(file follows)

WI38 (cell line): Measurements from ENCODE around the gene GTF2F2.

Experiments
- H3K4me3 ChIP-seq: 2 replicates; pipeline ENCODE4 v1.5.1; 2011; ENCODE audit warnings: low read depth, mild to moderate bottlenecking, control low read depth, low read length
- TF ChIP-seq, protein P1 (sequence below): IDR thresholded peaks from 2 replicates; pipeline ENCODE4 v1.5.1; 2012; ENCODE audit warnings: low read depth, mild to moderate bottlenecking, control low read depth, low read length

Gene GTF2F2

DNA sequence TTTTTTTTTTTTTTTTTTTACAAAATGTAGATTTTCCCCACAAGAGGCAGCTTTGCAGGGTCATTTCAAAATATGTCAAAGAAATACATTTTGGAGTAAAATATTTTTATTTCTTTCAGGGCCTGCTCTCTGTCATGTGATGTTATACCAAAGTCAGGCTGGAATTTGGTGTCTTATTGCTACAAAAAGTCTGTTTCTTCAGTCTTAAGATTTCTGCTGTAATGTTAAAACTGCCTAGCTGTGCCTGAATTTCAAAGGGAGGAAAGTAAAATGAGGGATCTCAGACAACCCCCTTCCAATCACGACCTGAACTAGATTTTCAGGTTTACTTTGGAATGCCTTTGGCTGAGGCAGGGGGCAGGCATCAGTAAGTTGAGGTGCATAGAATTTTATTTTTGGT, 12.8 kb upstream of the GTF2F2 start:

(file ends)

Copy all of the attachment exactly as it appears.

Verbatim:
WI38 (cell line): Measurements from ENCODE around the gene GTF2F2.

Experiments
- H3K4me3 ChIP-seq: 2 replicates; pipeline ENCODE4 v1.5.1; 2011; ENCODE audit warnings: low read depth, mild to moderate bottlenecking, control low read depth, low read length
- TF ChIP-seq, protein P1 (sequence below): IDR thresholded peaks from 2 replicates; pipeline ENCODE4 v1.5.1; 2012; ENCODE audit warnings: low read depth, mild to moderate bottlenecking, control low read depth, low read length

Gene GTF2F2

DNA sequence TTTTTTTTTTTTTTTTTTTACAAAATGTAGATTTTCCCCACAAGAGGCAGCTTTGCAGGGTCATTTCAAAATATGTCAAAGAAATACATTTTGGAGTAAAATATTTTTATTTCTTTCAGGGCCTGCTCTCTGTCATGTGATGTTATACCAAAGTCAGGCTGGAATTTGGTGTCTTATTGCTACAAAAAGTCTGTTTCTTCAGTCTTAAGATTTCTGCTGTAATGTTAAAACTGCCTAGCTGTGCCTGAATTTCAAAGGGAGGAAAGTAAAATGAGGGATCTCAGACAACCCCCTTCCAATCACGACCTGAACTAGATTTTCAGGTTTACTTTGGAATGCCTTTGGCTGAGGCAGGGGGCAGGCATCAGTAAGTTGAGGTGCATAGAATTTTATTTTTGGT, 12.8 kb upstream of the GTF2F2 start: